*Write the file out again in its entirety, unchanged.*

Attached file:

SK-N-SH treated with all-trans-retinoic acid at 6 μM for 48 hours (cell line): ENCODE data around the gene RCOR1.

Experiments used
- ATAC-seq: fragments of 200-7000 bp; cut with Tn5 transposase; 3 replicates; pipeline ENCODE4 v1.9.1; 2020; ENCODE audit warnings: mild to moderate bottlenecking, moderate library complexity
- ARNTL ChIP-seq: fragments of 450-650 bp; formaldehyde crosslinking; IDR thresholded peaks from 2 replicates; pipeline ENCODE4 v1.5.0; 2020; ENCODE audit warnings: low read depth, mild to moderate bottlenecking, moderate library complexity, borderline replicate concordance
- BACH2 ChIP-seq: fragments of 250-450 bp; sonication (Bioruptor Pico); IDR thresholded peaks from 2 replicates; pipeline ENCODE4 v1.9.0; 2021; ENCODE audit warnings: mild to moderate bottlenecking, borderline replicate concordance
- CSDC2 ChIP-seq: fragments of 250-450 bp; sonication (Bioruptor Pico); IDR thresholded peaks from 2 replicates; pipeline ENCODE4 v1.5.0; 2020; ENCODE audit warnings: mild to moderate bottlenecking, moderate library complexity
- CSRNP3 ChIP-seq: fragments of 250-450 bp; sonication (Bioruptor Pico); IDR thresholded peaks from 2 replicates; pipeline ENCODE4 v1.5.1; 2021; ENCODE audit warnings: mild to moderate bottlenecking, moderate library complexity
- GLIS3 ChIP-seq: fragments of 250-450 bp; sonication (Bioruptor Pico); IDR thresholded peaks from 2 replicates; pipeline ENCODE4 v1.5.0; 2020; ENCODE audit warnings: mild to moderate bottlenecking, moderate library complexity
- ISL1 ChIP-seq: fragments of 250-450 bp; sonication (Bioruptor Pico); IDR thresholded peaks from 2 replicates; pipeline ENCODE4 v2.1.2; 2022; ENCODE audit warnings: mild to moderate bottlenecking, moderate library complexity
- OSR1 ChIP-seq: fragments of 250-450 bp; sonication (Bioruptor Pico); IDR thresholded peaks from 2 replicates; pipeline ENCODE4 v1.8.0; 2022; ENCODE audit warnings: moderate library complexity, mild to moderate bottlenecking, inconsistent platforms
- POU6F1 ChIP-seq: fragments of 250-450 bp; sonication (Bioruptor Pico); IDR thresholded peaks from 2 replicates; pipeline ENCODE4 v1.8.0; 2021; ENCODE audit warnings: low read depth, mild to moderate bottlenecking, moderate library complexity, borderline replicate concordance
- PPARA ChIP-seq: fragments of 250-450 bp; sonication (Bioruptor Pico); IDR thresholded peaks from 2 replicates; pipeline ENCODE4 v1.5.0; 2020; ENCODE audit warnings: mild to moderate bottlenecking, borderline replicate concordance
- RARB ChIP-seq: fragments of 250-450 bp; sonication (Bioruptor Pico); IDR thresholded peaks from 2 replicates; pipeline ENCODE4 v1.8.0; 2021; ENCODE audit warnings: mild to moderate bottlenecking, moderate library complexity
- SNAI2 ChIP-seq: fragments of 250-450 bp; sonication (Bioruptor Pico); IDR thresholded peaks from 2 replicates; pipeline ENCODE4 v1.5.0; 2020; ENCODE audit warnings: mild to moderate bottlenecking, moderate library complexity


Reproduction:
SK-N-SH treated with all-trans-retinoic acid at 6 μM for 48 hours (cell line): ENCODE data around the gene RCOR1.

Experiments used
- ATAC-seq: fragments of 200-7000 bp; cut with Tn5 transposase; 3 replicates; pipeline ENCODE4 v1.9.1; 2020; ENCODE audit warnings: mild to moderate bottlenecking, moderate library complexity
- ARNTL ChIP-seq: fragments of 450-650 bp; formaldehyde crosslinking; IDR thresholded peaks from 2 replicates; pipeline ENCODE4 v1.5.0; 2020; ENCODE audit warnings: low read depth, mild to moderate bottlenecking, moderate library complexity, borderline replicate concordance
- BACH2 ChIP-seq: fragments of 250-450 bp; sonication (Bioruptor Pico); IDR thresholded peaks from 2 replicates; pipeline ENCODE4 v1.9.0; 2021; ENCODE audit warnings: mild to moderate bottlenecking, borderline replicate concordance
- CSDC2 ChIP-seq: fragments of 250-450 bp; sonication (Bioruptor Pico); IDR thresholded peaks from 2 replicates; pipeline ENCODE4 v1.5.0; 2020; ENCODE audit warnings: mild to moderate bottlenecking, moderate library complexity
- CSRNP3 ChIP-seq: fragments of 250-450 bp; sonication (Bioruptor Pico); IDR thresholded peaks from 2 replicates; pipeline ENCODE4 v1.5.1; 2021; ENCODE audit warnings: mild to moderate bottlenecking, moderate library complexity
- GLIS3 ChIP-seq: fragments of 250-450 bp; sonication (Bioruptor Pico); IDR thresholded peaks from 2 replicates; pipeline ENCODE4 v1.5.0; 2020; ENCODE audit warnings: mild to moderate bottlenecking, moderate library complexity
- ISL1 ChIP-seq: fragments of 250-450 bp; sonication (Bioruptor Pico); IDR thresholded peaks from 2 replicates; pipeline ENCODE4 v2.1.2; 2022; ENCODE audit warnings: mild to moderate bottlenecking, moderate library complexity
- OSR1 ChIP-seq: fragments of 250-450 bp; sonication (Bioruptor Pico); IDR thresholded peaks from 2 replicates; pipeline ENCODE4 v1.8.0; 2022; ENCODE audit warnings: moderate library complexity, mild to moderate bottlenecking, inconsistent platforms
- POU6F1 ChIP-seq: fragments of 250-450 bp; sonication (Bioruptor Pico); IDR thresholded peaks from 2 replicates; pipeline ENCODE4 v1.8.0; 2021; ENCODE audit warnings: low read depth, mild to moderate bottlenecking, moderate library complexity, borderline replicate concordance
- PPARA ChIP-seq: fragments of 250-450 bp; sonication (Bioruptor Pico); IDR thresholded peaks from 2 replicates; pipeline ENCODE4 v1.5.0; 2020; ENCODE audit warnings: mild to moderate bottlenecking, borderline replicate concordance
- RARB ChIP-seq: fragments of 250-450 bp; sonication (Bioruptor Pico); IDR thresholded peaks from 2 replicates; pipeline ENCODE4 v1.8.0; 2021; ENCODE audit warnings: mild to moderate bottlenecking, moderate library complexity
- SNAI2 ChIP-seq: fragments of 250-450 bp; sonication (Bioruptor Pico); IDR thresholded peaks from 2 replicates; pipeline ENCODE4 v1.5.0; 2020; ENCODE audit warnings: mild to moderate bottlenecking, moderate library complexity